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In February, Nokia announced a new hybrid device called Nokia X. No, the name is not a generic placeholder until something catchier comes along. It's the official name of the phone. Mysterious and austere, simple yet highly symbolic, the name is representative of a dominant branding trend of our era. In nearly every category of commerce, X marks the spot.  Continue reading...
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During Hollywood movie-awards season — which culminates this year on March 2 with the Academy Awards show — honors are handed out for acting, editing, visual effects, music, makeup, and costumes. One category, however, has never had a chance to shine: the often creative, sometimes wacky names of film production companies.  Continue reading...
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Here's a riddle for you: How is clothing similar to a bomb that doesn't detonate or a seed that doesn't sprout? No, the answer is not "They're all useless." (Sorry, nudists.) Rather, they all share a single label: duds.  Continue reading...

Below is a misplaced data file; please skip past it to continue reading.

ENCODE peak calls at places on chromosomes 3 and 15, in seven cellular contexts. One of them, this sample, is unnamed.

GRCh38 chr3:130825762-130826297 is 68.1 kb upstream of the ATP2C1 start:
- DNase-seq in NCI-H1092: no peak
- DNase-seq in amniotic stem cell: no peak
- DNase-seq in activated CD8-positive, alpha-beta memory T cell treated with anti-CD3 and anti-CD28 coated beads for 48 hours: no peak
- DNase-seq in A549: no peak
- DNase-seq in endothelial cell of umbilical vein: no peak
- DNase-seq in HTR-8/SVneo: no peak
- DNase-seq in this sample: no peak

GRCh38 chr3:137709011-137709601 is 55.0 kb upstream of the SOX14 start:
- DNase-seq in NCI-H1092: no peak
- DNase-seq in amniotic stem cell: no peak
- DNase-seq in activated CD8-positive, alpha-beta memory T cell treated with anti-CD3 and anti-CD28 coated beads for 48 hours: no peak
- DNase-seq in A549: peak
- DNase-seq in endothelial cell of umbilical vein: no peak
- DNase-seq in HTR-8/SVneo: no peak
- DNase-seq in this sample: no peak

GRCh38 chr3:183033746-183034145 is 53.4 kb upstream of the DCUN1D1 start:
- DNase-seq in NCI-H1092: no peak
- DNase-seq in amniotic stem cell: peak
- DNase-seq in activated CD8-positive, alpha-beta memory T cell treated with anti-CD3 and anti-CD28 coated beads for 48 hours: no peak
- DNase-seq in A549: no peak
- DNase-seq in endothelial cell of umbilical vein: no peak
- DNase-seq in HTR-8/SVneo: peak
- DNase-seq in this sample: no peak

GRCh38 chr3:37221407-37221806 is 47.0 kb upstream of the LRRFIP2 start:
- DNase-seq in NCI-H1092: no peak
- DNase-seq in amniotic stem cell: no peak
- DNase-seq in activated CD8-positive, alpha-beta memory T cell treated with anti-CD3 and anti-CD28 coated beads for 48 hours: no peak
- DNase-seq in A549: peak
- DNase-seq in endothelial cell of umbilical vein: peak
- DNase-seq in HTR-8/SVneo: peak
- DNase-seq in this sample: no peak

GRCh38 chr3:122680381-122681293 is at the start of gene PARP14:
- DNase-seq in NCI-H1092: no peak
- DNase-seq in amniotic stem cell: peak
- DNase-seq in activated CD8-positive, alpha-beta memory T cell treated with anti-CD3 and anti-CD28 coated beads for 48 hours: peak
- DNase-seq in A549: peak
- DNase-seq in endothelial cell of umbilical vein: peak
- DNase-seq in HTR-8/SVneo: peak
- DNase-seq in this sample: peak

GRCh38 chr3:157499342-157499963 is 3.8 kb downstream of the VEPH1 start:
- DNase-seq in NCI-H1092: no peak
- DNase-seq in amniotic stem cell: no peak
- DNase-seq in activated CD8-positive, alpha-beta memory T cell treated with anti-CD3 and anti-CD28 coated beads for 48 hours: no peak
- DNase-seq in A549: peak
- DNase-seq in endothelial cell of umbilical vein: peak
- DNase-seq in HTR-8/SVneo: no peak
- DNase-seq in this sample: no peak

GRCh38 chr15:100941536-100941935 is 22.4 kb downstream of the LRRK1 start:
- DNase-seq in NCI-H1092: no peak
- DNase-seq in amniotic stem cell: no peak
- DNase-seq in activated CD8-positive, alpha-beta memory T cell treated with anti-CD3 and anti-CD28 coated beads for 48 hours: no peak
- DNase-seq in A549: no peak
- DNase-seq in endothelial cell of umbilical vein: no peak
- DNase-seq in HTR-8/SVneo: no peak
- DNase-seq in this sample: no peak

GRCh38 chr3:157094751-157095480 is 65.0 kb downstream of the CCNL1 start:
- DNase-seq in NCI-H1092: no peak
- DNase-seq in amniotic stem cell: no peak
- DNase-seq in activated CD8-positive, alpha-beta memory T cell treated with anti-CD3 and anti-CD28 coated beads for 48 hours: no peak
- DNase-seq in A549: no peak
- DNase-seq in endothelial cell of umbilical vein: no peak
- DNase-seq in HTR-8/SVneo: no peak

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How to choose the most important brand names of a year? Some lists emphasize companies' value, others sales volume, and still others ad spending. I look for brands that are newly prominent or notable in the last year. Then I factor in the brand names' linguistic significance and the degree to which they represent naming trends or breakthroughs.  Continue reading...
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It's being called a once-in-an-eternity event: the convergence this week of the American holiday of Thanksgiving with the first day of the Jewish holiday of Hanukkah. Thanksgiving plus Hanukkah equals opportunity for marketers and wordsmiths alike, for whom the brand-new holiday dubbed "Thanksgivukkah" is a bonanza of merchandising... and wordplay.  Continue reading...
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On May 29, 1953, the New Zealander Edmund Hillary and the Nepali Sherpa Tenzing Norgay became the first humans to reach the summit of Mount Everest, the world's highest mountain. Today we find the word "sherpa" far from its original range: in job descriptions and mobile apps, in government jargon and corporate trademarks, in aircraft names and fashion lingo.  Continue reading...
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For about four decades in the 20th century, rhyme ruled American advertising. The period between the 1940s and the 1970s was the golden age of ad jingles and rhyming slogans. Today, ads rarely incorporate verse — and when they do appear, it's often awkwardly executed, derivative, or barely recognizable as rhyme. What happened?  Continue reading...
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1 2 3 4 5 Displaying 8-14 of 83 Articles